Tony Rao, a visiting clinical fellow in Old Age Psychiatry at King’s College London, told CNN that given the large sample size, it was unlikely the study’s findings could have arisen by chance.
Rao said the study replicates previous research that has shown there is no safe limit in the level of alcohol consumption for its role in damage to the structure and function of the human brain.
“Previous research has found that subtle changes which demonstrate damage to the brain can present in ways that are not immediately detectable on routine testing of intellectual function and can progress unchecked until they present with more noticeable changes in memory,” he said.
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“Even at levels of low-risk drinking,” he said, “there is evidence that alcohol consumption plays a larger role in damage to the brain than previously thought. The (Oxford) study found that this role was greater than many other modifiable risk factors, such as smoking.”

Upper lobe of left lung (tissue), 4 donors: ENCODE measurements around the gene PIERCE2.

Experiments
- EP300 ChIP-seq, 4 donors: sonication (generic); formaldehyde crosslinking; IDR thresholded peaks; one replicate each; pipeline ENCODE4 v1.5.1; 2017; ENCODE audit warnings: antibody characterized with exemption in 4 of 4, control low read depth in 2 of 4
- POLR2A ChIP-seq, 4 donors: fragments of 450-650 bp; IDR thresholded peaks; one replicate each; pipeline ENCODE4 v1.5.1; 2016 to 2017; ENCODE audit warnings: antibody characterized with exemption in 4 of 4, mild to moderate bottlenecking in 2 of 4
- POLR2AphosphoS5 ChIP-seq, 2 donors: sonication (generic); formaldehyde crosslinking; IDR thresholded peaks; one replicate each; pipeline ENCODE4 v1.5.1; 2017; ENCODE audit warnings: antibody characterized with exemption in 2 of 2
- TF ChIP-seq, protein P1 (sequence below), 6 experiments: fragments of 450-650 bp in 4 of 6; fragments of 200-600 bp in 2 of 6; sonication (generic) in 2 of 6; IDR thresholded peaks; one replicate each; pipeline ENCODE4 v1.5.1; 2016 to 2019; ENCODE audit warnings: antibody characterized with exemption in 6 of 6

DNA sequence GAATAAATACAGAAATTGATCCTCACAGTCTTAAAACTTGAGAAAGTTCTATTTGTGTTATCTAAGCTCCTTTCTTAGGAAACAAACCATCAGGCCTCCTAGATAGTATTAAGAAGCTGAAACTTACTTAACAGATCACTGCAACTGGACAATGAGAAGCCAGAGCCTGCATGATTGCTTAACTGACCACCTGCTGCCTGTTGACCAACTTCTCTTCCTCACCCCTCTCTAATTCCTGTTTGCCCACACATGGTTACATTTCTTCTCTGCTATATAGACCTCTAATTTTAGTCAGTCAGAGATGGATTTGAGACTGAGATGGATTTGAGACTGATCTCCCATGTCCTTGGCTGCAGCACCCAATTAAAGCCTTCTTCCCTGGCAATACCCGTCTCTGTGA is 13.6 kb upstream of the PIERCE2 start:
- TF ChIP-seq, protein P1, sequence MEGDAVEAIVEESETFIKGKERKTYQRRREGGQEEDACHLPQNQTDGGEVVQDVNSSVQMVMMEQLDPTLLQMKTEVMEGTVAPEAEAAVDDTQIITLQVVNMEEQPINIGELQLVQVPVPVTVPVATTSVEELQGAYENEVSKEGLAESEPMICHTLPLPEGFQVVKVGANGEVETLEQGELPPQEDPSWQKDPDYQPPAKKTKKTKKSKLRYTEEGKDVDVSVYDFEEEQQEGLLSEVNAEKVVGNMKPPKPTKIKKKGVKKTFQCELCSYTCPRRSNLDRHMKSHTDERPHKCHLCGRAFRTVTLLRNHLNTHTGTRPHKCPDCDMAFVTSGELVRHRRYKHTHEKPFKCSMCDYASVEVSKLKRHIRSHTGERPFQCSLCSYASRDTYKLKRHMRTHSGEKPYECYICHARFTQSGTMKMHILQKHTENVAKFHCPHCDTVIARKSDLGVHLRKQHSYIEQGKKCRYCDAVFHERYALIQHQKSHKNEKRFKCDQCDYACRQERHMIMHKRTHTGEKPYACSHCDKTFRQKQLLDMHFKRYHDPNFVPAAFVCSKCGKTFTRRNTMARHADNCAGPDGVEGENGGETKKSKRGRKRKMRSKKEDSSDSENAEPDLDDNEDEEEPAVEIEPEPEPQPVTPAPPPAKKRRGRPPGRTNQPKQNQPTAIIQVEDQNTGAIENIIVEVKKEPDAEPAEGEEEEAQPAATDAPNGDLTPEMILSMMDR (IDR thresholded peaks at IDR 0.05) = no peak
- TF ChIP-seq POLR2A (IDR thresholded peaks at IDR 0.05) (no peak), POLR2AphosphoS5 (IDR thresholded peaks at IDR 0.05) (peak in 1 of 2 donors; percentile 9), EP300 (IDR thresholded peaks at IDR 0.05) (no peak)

“The interaction with high blood pressure and obesity on increasing the damage done by alcohol to the brain emphasizes the wider role of diet and lifestyle in maintaining brain health,” he added.
Deceased Israeli soldier boasted about raping Palestinian woman
Deceased Israeli soldier boasted about raping Palestinian woman
Relatives of Israeli soldier Omer Tabib, 21, mourn during his funeral at the cemetery in the northern Israeli town of Elyakim, Thursday, May 13, 2021. (AP Photo)

An Israeli soldier who became the first casualty of the Israeli Defense Forces (IDF) during the latest round of violence against the Palestinians had previously boasted about raping a Palestinian woman in a social media post, revealing yet another dirty chapter in the decadeslong conflict.